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As June 30 Nears, Leap Second Looms

June 22, 2015  - By


The world’s clocks will be adjusted by one second on June 30, when a leap second will be inserted into Coordinated Universal Time (UTC), the standard international time scale.

In theory, all UTC clocks should insert a second labeled 23h 59m 60s (the leap second) following one labeled 23h 59m 59s UTC. This is equivalent to having all of the clocks in the world stop for one second at that time, as explained in May’s Expert Advice column.

Several legacy GPS receivers immediately and incorrectly applied a leap second correction as early as January, or showed incorrect leap-second-pending data when queried due to an incorrect interpretation of the GPS specification by the firmware programmers of those GPS receivers, according to Jackson Labs Technologies.

To help affected industries prepare, the DHS National Coordinating Center for Communications issued guidance with a paper titled “Best Practices for Leap Second Event Occurring on 30 June 2015.”

The financial market has prepared for potential disruptions. The adjustment could present technical difficulties for traders and exchanges, as some computers might not be programmed to account for the adjustment.

One company preparing is Racelogicwho makes the LabSat simulator. Racelogic will be recording the leap second as it happens and will then have the scenarios available for customers to replay. A variety of recordings will be taken: GPS, GLONASS, and BeiDou constellations will each be captured as a single channel, and also as a simultaneous triple-constellation recording. These will then be available to use with the LabSat.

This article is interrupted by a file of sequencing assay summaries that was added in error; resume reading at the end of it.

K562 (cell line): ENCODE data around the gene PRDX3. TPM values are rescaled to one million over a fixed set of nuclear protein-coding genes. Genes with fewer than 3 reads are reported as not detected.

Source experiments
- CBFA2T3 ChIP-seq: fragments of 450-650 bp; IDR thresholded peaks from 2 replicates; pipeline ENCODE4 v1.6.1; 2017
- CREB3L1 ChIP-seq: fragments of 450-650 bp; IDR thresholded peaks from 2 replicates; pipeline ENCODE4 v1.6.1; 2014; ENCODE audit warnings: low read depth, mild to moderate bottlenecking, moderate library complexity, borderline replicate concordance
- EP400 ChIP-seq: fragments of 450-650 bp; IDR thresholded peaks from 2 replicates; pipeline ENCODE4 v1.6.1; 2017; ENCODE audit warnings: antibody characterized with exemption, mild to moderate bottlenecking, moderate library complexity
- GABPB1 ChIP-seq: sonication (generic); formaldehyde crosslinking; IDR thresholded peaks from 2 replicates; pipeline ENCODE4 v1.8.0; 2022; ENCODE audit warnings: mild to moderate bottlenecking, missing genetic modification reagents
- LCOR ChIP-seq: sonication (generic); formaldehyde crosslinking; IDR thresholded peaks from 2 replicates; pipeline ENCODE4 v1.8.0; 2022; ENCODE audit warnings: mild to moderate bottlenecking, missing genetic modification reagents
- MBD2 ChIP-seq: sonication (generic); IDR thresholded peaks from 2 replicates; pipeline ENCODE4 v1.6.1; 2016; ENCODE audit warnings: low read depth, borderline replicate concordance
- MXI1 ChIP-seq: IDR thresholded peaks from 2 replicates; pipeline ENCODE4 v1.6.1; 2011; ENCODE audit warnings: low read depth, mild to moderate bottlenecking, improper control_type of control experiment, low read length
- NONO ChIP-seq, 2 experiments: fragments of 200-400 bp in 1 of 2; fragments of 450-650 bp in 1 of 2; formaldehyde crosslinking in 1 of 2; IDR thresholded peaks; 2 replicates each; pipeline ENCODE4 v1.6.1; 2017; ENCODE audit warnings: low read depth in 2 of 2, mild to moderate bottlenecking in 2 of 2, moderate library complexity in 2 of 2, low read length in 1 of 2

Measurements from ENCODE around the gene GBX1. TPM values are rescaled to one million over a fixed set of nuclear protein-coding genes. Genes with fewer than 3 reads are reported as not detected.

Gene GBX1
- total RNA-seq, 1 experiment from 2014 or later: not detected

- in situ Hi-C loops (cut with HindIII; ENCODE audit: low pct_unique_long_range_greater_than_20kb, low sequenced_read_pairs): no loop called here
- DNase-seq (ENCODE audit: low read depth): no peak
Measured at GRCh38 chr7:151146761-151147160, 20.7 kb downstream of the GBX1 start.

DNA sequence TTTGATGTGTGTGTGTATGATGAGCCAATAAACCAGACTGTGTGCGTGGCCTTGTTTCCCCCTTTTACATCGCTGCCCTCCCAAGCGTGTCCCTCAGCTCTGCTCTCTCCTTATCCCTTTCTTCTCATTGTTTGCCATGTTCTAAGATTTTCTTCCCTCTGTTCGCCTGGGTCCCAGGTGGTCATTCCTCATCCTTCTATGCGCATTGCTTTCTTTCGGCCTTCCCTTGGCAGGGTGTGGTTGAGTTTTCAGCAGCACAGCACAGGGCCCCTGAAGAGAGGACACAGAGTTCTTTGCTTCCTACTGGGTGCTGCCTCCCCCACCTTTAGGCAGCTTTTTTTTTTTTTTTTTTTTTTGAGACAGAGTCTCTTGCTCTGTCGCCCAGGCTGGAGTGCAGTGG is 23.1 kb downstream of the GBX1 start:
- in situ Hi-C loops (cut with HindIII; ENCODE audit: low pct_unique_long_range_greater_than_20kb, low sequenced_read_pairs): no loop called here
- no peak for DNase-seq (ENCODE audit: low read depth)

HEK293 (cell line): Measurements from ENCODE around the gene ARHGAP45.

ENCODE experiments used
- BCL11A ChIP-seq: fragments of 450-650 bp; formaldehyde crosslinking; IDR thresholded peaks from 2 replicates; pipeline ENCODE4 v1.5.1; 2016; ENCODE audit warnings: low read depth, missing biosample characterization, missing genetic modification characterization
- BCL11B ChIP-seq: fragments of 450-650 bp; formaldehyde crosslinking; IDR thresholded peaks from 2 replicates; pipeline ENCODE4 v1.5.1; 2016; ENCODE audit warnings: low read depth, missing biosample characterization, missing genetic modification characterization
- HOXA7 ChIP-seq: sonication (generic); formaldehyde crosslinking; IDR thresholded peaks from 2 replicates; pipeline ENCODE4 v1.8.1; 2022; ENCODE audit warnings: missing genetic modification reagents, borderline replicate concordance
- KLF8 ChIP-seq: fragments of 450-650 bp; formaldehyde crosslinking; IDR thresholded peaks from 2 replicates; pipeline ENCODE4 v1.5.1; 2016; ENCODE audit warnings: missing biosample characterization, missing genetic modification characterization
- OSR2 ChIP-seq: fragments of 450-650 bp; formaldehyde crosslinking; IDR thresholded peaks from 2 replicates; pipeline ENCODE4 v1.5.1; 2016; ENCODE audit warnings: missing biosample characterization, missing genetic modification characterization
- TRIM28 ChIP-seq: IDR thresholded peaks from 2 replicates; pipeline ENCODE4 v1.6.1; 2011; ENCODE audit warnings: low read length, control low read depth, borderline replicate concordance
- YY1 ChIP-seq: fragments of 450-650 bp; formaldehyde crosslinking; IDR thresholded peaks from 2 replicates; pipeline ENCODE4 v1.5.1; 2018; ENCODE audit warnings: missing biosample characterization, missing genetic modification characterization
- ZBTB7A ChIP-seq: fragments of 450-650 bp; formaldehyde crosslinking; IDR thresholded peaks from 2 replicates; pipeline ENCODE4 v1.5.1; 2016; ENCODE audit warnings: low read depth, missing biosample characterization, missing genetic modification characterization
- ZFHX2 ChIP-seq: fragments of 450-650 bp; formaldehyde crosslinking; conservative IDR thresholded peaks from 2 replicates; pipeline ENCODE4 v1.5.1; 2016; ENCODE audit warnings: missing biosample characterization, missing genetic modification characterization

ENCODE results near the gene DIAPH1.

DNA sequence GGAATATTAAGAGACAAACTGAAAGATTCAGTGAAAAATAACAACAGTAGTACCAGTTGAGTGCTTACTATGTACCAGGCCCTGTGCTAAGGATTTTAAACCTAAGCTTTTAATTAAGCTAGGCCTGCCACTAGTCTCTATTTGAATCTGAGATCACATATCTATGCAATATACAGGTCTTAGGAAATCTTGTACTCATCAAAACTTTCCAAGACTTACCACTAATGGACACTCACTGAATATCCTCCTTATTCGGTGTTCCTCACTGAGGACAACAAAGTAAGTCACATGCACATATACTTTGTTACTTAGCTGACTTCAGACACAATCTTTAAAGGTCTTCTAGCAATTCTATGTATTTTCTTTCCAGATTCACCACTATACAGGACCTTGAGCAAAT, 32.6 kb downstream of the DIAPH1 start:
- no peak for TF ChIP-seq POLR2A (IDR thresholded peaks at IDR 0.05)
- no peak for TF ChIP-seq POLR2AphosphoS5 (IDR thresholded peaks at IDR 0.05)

Jackson Labs has released new firmware versions for various products that address any potential issues for the pending and future leap second events, and that add a number of additional commands to query and handle leap second events.

Precise Time and Frequency, Inc., has published a paper, “Phase Error Correction — Precision versus Speed,” which describes a technique for rapidly eliminating very large phase offsets (up to 0.5 seconds) between two 1 pulse per second pulses. The change is achieved without a sudden step change (which can be unwelcome in numerous applications) while retaining the ability to tune the phase with high precision (resolution of 0.006 pico seconds) once the large error is eliminated.

“Like many novel ideas, the simplicity of this technique belies its effectiveness,” according to the paper. “With hindsight it seems like an obvious solution; however, the engineering mind is trained to know that to generate a one-second pulse from a reference frequency (in this case 10 MHz), it must be divided by the frequency itself, and the concept of an ‘incorrect’ divisor is not necessarily so obvious. In this case, however, the technique provides an ideal solution that reduces the phase-lock capture time from something that would be intolerable to a very acceptable time period.”

Download the paper at this link.

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